The question of evidence and the moral inauthenticity of jingoism
Stabroek News
October 9, 2001

Dear Editor,

Swirling winds of war have already ascended well beyond the Afghan barricades. Those of us who are discomfited by such placements and regard "democracy" as a "proximate solution to an insoluble problem" have a responsibility to enter much more than conceptual spaces, for an important purpose. It is disclosing our refusal to immerse ourselves in

"psychological illiteracy" strongly facilitated by the machinations of a "power elite." I address myself, with such a commitment in mind, to two matters: the question of evidence, and the moral inauthenticity of jingoism in calls for justice against terrorism.

Earlier this month, Prime Minister Tony Blair - at the behest of President George Bush, so say some media pundits - outlined the case for justice against bin Laden and the Taliban to his parliamentary colleagues. He is widely reported in Western media as having outlined a clear case against the principals of terror. The Pakistan leader, General Musharaf, is reported by C.N.N. to be convinced about the case against Mr bin Laden. Let me say that it is the U.S.A. - not Britain - which has an obligation to offer credible first hand evidence. According to the well informed Oxford intellectual, Tariq Ali, all names of the hijacker/perpetrators released by the U.S.A. are Saudi or Egyptian. Some of them, he points out, are from the Hijaz

province of Saudi Arabia, one of the "oldest and reliable allies" of the U.S.A. I note, however, that Afghanistan is the major locus of American efforts to combat terror.

The question of credible evidence cannot be handled adequately, if the historical front is not traversed. In the aftermath of the 1998 attacks on U.S. embassies in East Africa, the Clinton administration alleged that a pharmaceutical plant in Sudan where bin Laden once resided was manufacturing chemical weapons. The plant was bombed, on the orders of the president but there is absolutely no evidence that chemical weapons had been produced there. In the mid nineteen-sixties, the Johnson administration alleged that a North Vietnamese gunboat had attacked a U.S. naval vessel within international waters, the Gulf of Tonkin. The report was to be used as one pretext for justifying the domino theory and intensifying the war against the aggressive South East Asian communists. The claim about communist aggression turned out to be patently false. At the time of the U.S. sponsored invasion of Cuba, Mr. Adlai Stevenson, American ambassador to the U.N. told the Security Council that aircraft with Cuban markings landing in Miami were piloted by defectors disloyal to the Castro led administration. The Steven declaration, based on a deliberate fabrication largely from the C.I.A., later became one of the defining embarassing moments for a Kennedy team committed to destabilising the Cuban revolution.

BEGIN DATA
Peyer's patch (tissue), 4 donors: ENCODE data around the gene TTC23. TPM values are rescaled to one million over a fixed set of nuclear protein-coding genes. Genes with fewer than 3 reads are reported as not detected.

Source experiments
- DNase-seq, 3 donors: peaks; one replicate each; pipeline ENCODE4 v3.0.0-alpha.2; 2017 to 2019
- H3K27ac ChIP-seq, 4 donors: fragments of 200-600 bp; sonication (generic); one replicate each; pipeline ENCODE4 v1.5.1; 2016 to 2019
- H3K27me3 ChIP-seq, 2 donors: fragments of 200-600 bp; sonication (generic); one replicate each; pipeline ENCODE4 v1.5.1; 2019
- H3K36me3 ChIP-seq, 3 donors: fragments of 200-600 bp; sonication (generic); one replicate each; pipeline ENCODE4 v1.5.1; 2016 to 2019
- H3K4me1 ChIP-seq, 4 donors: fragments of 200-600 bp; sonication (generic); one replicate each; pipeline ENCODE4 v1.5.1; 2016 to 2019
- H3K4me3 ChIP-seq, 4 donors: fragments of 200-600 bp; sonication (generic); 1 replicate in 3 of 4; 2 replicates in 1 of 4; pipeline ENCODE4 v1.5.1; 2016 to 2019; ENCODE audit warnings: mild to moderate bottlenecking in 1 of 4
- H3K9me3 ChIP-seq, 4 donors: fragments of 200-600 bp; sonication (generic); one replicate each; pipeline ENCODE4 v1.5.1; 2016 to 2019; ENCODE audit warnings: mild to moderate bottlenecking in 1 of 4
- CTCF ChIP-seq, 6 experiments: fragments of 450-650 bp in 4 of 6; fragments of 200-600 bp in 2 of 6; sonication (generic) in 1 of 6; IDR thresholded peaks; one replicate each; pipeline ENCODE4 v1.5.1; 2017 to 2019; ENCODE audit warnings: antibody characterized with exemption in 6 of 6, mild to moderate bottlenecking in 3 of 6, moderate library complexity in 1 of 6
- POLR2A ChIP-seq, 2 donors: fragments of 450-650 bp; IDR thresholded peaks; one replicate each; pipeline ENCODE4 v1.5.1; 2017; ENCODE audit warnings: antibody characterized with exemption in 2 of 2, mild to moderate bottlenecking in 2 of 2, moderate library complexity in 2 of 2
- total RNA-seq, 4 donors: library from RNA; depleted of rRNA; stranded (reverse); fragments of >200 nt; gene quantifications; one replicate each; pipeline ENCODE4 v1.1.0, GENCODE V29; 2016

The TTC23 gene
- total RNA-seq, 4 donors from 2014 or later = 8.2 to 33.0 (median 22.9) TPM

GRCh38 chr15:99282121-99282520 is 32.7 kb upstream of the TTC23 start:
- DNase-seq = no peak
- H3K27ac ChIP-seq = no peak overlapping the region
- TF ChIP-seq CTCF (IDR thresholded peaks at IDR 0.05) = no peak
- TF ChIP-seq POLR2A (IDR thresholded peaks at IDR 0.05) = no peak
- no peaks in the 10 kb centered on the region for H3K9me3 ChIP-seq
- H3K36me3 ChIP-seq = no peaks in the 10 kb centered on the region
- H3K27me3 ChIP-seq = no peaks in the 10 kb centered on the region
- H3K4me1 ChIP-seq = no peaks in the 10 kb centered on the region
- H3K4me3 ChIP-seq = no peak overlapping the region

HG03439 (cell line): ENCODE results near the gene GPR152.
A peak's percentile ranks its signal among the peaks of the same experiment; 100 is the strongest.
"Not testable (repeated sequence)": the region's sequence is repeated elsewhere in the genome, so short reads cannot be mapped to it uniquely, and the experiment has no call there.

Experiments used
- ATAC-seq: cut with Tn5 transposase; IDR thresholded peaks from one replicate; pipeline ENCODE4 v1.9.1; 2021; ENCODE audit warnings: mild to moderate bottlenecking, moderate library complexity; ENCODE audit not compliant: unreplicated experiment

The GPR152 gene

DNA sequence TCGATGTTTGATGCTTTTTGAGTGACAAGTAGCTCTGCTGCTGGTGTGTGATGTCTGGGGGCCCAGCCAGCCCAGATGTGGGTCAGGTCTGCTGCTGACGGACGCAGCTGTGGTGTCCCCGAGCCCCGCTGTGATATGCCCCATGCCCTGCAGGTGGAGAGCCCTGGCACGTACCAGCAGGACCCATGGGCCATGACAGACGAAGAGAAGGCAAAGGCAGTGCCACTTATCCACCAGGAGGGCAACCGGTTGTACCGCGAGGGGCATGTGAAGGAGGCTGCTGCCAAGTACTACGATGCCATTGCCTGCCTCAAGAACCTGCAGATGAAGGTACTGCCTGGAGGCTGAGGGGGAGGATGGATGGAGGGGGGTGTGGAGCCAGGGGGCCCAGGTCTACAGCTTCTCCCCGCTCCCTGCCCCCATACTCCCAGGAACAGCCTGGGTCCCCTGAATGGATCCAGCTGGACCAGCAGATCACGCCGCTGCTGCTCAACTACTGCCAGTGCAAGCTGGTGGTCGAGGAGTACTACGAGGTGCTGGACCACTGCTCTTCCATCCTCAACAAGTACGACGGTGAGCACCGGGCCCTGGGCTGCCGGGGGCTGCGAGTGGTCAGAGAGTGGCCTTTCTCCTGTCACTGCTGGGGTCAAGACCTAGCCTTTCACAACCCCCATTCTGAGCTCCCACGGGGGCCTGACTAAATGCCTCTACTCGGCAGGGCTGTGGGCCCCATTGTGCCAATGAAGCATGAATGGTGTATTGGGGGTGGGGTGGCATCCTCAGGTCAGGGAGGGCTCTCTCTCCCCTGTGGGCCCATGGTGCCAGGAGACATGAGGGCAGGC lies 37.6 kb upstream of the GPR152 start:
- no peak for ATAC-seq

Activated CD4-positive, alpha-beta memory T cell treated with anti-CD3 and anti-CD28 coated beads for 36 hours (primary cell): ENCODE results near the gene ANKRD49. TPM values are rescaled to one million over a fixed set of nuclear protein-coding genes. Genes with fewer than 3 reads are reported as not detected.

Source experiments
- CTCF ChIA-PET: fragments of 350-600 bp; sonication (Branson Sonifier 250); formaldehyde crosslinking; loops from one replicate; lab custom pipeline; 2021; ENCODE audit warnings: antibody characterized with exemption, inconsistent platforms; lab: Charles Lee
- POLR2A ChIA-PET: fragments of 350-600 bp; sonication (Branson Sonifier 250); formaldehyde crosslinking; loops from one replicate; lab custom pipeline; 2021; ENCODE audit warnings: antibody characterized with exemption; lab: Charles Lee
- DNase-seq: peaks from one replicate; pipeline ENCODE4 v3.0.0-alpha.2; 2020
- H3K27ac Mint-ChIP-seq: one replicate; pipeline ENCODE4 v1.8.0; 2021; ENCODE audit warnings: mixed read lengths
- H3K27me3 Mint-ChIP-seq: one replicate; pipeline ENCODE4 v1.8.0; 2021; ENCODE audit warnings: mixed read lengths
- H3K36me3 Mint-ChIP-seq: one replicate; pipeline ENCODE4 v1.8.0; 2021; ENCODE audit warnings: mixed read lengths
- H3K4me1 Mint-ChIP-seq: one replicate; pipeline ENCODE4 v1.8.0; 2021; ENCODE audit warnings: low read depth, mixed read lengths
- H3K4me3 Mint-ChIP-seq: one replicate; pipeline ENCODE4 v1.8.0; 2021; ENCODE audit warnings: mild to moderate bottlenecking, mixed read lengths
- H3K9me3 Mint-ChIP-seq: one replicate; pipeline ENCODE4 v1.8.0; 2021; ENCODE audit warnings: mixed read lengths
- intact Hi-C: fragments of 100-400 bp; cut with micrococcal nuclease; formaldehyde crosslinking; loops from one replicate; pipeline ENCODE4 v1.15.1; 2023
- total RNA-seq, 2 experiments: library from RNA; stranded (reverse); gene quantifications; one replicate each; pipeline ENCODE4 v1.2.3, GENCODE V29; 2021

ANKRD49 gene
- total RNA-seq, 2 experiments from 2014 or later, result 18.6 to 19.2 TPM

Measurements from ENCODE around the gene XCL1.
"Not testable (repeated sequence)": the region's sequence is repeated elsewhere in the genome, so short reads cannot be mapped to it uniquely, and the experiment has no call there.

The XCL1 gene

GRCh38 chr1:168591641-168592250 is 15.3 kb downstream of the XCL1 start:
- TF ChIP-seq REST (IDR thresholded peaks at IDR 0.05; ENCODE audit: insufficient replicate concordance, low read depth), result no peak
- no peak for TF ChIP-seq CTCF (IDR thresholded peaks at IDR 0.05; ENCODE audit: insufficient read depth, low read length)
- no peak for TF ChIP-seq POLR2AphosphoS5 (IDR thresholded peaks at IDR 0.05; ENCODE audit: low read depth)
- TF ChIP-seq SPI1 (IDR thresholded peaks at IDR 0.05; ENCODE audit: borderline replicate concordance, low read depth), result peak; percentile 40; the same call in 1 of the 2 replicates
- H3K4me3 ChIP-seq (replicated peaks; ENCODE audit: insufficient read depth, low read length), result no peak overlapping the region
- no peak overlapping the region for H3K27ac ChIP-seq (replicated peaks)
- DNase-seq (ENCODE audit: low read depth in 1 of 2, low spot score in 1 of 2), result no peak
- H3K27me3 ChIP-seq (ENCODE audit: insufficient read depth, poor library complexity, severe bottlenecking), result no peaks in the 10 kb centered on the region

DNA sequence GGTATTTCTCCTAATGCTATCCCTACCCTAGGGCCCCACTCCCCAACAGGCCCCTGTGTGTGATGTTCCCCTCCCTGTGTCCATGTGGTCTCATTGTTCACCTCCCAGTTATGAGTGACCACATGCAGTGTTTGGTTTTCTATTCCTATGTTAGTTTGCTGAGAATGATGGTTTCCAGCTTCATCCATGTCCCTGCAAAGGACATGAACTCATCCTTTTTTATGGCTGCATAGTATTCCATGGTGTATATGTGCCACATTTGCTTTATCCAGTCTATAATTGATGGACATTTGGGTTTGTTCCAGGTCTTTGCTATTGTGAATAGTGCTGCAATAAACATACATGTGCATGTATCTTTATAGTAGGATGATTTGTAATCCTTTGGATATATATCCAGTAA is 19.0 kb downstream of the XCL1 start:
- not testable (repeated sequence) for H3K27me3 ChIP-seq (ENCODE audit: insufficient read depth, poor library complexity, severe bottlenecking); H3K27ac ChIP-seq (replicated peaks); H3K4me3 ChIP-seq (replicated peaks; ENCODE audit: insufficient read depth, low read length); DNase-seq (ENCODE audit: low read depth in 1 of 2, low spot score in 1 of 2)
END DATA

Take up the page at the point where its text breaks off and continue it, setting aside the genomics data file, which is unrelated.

Let me now consider the blatant disrespect of international law by the Reagan administration, during the 1980's when the U.S. had mined harbours in Nicaragua, a country with which it was not at war. The Sandinista Government sought and gained redress in a World Court ruling against frontal terror. Reagan bragged that the U.S.A. would not recognise all World Court decisions for a three year period. It was also in Nicaragua that a C.I.A. operative, Richard Hasenfus, was discovered by the Sandinista Government transporting military supplies to rebels backed by the Reagan administration. At first, the administration denied

that Hasenfus was connected to its efforts at toppling the Sandinistas. What emerged was not merely a Hasenfus link, but also, a lengthy inquiry. The Iran-Contra Affair, which stretched to the Oval Office.

Two principal goals of the investigation were to determine whether the U.S. Government had been violating its own laws and the president, as well as vice-president, were participants in such illegality. The embarrassment for Reagan was that the Iranians,the very people he had once demeaned as "barbarians", with whom no negotiation should be proposed, were conducting arrangements with White House operative, Oliver North, by means of which armaments were procured for the Iranian war effort against Iraq. North used profits from the sale of the arms to help finance the anti-Sandinistas.

President Bush's call for justice against terror has not eluded his European partners, one of whom is the ultra-conservative Italian Prime Minister, Silvio Berlusconi. In late September, he claimed that Western civilisation was superior to Islam. Quite apart from its sordid implications, the Berlusconi remark emerges from a view which is deeply ingrained in Western epistemology. I contend that those who have been moved to contemplate the relevance of international law to application of justice in a context of humanism and do not trivialise this epistemology must see it as an arrangement of arrogance from which Berlusconi and partners have been principal beneficiaries.

Further, American Blacks haunted by the "spectre of despair" which emanates directly from century old operations of what president Bush calls "the mightiest nation on the face of the earth" have turned to Islam for comfort. The Berlusconi pitch is, thus, a serious affront to them. More significantly, it is a crass attempt to vitiate the validity of contributions to Western progress which depended on Islamic literary inventiveness, humanistic tolerance, geographical insights, and scientific advancement, the last of which, Tariq Ali rightly says set

the stage for contemporary European medical practice.

Yours faithfully,

Dr.William H. Walcott. F.R.S.A.

Ontario, Canada.